In the depths of winter, we all wish for July. Now, it’s here. July—dare we say it—is the only truly summer month in the Northern Wilds. June is a dreary month of rain and cool temps. August brings diminishing daylight and the hint of autumn chill. July is the only month where you can count on having a few days hot enough to make you yearn for an air conditioning unit.
It’s hard to pack all of summer into one month, but folks throughout the Northern Wilds give it the old college try. In this issue you’ll find a plethora of summer events—art festivals, outdoor concerts, fishing contests, dragon boat races, canoe races, bikes races, a beer festival and more. In fact, paging through the events section of this issue, you might think the month of July is just one long party. Well, it can be if you want it to be.
Then again, there’s so much else to do in July that you may not find time to party. This is a great month to get on the water, as Lucas Will shows us in his story about stand-up paddleboards. Eric Chandler cranks up his courage to launch his kayak on mighty Lake Superior—on a flat calm summer evening. Javier Serna introduces us to a great July fishing hole—the Gunflint Trail’s Hungry Jack Lake.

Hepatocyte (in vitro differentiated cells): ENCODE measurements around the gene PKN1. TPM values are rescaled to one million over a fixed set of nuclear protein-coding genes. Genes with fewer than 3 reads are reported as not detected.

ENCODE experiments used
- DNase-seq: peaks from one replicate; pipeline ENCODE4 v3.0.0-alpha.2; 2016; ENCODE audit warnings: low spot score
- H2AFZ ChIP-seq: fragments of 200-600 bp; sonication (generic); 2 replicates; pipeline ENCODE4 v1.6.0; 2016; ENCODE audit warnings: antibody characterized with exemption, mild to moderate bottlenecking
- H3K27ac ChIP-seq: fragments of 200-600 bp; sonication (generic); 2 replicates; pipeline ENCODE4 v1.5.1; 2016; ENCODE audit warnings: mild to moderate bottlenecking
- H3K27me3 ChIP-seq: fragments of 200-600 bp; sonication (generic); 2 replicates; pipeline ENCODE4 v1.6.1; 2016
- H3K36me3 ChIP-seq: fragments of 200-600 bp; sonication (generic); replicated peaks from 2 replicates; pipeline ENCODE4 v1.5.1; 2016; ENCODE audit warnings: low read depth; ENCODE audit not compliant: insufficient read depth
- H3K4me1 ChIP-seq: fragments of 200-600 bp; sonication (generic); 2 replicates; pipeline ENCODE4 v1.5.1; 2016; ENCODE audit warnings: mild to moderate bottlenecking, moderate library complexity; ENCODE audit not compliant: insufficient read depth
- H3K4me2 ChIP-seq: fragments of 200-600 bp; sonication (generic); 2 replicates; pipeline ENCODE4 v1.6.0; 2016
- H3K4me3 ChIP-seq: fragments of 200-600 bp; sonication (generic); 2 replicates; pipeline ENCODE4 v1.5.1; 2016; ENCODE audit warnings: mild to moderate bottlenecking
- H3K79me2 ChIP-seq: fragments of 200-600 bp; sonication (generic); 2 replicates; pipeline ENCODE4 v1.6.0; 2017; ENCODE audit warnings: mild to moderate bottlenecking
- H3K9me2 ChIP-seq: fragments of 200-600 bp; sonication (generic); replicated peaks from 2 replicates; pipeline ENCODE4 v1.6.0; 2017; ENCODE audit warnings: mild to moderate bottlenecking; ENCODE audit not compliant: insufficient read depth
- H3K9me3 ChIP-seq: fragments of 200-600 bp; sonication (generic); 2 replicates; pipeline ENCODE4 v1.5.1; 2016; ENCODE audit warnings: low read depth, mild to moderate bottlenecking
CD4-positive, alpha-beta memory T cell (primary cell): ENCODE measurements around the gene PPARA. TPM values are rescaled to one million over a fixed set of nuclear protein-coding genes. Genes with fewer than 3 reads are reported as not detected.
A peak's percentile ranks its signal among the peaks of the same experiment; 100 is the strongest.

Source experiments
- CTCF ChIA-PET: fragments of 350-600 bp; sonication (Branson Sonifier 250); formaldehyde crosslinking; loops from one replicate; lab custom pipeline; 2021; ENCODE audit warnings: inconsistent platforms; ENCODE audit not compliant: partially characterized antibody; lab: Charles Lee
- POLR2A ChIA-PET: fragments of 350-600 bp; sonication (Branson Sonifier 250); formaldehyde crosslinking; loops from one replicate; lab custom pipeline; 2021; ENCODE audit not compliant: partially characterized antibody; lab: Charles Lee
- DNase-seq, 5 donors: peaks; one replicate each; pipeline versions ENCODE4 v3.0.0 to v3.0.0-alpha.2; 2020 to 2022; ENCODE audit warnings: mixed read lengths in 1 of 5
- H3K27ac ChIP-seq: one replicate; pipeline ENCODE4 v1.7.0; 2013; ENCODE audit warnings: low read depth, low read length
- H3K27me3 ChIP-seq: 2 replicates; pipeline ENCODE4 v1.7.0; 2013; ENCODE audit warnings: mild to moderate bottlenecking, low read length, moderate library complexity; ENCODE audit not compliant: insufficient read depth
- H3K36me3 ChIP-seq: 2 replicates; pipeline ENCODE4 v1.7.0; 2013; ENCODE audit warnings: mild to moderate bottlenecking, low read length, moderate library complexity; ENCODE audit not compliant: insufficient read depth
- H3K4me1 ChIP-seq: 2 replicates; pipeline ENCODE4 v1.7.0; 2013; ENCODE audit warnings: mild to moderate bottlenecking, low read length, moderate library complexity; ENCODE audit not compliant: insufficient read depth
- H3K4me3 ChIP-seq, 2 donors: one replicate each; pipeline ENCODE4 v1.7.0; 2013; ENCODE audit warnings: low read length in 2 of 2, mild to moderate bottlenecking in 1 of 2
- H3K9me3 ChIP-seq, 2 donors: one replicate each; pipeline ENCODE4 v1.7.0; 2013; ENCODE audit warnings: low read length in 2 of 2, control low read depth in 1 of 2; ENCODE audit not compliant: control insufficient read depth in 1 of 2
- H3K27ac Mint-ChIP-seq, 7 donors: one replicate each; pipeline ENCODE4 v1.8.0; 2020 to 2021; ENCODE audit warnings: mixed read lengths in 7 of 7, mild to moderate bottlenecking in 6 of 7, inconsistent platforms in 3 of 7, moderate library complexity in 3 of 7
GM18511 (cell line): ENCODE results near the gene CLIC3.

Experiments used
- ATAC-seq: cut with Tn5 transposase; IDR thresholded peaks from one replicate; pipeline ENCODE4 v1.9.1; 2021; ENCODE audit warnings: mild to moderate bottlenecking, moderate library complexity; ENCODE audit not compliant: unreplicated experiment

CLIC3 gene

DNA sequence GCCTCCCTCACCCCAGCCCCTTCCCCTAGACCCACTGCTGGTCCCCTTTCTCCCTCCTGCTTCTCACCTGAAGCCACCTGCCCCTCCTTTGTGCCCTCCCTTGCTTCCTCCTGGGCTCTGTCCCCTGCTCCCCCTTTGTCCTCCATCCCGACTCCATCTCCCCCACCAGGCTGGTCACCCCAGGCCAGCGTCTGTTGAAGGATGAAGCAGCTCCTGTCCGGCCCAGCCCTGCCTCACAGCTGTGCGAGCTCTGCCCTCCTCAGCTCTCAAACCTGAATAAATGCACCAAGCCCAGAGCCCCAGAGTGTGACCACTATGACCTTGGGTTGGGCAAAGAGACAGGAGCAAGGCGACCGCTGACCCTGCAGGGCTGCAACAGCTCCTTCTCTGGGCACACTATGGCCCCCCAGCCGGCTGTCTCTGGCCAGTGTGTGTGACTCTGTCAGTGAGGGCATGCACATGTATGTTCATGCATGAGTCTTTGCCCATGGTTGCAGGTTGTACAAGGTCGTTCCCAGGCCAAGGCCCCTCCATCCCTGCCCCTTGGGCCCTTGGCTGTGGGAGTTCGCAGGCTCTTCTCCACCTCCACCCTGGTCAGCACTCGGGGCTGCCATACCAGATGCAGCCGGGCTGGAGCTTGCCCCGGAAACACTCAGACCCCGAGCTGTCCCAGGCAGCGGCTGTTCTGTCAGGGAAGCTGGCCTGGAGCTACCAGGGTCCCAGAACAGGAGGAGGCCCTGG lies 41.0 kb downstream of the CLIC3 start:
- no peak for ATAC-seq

July is also the month when we can enjoy the fresh bounty of local farms and gardens. Joan Farnam pays a visit to the Lakeview Dairy near Grand Marais. Kelsey Roseth talks with gardeners who supply fresh produce to families and restaurants. This is also the month when we celebrate the 100-year anniversary of another locally produced commodity—boards and specialty lumber from the Hedstrom Lumber Company.
Managing editor Erin Altemus takes us on a unique adventure—letter boxing, which is essentially an artistic twist on geocaching. Elle Andra-Warner goes a little farther afield—sea-kayaking off the coast of Vancouver Island. In her Strange Tales column, she tells us about the fascinating, and somewhat mysterious, pictographs found on the shores of Lake Superior.
We’ve packed a lot of stories and information into this issue, which at 80 pages is our largest ever. We must thank our advertisers for their strong support of Northern Wilds. They are truly the ones who make this publication happen. When doing business with our advertisers, please let them know how much you enjoy this publication.
And by all means, enjoy every moment of July. If you aren’t careful, it will be gone before you know it.—Shawn Perich and Amber Pratt